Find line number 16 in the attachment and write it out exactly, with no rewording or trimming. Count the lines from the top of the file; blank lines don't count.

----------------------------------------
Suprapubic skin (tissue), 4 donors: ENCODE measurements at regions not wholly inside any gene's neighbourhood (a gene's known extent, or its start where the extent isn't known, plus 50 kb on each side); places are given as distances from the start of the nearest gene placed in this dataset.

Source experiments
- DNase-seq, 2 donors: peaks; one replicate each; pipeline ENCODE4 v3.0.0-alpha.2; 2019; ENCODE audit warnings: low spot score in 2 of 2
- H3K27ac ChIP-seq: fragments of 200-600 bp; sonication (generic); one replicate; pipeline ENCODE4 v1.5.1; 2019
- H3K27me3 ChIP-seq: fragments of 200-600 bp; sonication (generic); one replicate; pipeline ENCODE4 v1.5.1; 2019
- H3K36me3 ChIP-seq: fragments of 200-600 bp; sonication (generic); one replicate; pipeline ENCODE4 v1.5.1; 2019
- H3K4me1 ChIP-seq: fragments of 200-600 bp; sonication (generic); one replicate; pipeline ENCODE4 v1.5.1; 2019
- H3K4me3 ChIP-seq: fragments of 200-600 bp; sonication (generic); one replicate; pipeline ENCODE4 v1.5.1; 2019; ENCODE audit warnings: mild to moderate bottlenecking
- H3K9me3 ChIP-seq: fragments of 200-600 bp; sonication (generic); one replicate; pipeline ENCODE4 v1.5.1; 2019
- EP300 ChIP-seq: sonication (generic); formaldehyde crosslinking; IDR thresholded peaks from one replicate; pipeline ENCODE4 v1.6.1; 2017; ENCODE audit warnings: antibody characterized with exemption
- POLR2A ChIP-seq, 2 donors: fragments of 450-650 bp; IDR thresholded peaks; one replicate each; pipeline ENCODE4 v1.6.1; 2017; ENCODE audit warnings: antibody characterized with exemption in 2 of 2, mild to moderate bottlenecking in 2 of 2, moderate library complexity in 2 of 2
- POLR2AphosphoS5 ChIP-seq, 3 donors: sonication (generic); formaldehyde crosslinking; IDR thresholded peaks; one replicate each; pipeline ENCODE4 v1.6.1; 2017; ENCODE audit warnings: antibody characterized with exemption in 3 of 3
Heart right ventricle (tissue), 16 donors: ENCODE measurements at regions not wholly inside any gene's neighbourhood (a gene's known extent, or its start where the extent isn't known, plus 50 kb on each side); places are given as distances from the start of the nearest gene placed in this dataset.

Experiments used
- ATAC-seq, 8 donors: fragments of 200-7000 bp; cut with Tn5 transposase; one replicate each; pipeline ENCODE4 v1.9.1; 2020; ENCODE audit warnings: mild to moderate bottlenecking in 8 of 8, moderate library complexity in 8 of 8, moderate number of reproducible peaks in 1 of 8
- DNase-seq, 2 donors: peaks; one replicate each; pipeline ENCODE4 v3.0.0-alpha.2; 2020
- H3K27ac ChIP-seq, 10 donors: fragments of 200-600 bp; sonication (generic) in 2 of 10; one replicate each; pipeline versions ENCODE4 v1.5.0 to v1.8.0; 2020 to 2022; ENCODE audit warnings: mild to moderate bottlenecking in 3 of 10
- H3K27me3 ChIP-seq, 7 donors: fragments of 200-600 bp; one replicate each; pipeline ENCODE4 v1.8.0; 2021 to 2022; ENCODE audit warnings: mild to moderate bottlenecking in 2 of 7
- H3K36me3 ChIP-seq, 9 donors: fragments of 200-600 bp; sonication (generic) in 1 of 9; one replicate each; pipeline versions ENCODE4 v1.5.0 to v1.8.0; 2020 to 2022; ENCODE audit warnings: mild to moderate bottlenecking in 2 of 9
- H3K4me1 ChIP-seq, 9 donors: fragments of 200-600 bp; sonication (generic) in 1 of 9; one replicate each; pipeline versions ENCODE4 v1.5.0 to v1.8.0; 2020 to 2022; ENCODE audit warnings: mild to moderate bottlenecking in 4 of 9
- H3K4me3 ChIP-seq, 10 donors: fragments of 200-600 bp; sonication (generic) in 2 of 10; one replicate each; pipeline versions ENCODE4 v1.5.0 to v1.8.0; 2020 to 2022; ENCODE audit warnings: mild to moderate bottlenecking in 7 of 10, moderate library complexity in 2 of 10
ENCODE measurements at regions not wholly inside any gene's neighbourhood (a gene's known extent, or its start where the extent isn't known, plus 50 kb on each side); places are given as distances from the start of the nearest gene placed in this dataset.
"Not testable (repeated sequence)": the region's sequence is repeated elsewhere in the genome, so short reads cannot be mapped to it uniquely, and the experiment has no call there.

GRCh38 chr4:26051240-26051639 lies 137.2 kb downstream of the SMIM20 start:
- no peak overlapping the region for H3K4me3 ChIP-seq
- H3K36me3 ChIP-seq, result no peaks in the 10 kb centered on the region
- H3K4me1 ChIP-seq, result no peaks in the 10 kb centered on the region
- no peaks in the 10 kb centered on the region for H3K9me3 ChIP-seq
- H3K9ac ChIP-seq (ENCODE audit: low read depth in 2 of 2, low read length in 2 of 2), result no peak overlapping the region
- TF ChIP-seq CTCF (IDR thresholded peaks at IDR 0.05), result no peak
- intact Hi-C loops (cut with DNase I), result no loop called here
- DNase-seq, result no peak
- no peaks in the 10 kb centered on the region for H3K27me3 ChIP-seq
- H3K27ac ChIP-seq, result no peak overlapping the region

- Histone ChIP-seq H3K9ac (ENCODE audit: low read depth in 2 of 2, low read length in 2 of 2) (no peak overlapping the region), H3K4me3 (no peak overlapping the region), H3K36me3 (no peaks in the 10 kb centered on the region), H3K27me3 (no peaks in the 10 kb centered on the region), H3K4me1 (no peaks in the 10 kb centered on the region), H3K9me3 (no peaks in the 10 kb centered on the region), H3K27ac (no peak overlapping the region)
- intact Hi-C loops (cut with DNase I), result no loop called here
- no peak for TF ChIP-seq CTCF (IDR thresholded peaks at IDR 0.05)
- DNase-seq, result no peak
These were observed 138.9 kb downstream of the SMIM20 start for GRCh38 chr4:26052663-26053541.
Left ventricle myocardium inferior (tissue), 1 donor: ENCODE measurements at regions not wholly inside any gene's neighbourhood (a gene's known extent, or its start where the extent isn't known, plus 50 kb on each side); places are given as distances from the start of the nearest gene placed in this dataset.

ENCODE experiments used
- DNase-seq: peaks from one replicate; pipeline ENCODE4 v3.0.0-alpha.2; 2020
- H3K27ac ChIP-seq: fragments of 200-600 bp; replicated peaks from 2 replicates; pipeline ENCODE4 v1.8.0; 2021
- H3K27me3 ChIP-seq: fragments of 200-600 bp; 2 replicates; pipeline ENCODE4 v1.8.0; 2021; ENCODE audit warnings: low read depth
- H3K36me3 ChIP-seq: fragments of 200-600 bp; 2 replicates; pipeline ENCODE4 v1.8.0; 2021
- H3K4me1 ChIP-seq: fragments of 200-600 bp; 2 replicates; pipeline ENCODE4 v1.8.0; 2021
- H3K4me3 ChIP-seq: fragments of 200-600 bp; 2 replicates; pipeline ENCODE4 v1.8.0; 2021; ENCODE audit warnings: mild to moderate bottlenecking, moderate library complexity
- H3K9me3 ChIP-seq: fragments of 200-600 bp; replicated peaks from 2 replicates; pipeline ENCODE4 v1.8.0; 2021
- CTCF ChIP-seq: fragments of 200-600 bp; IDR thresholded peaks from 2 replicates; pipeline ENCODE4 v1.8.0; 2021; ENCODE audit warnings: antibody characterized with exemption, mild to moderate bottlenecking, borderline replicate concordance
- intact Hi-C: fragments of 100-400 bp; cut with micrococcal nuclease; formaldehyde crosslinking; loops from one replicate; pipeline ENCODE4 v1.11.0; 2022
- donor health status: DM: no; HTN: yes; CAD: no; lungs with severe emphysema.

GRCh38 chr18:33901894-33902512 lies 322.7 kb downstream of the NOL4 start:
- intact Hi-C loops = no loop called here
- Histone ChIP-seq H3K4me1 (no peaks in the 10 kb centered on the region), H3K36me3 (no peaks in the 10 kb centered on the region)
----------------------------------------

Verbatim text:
- DNase-seq, 2 donors: peaks; one replicate each; pipeline ENCODE4 v3.0.0-alpha.2; 2020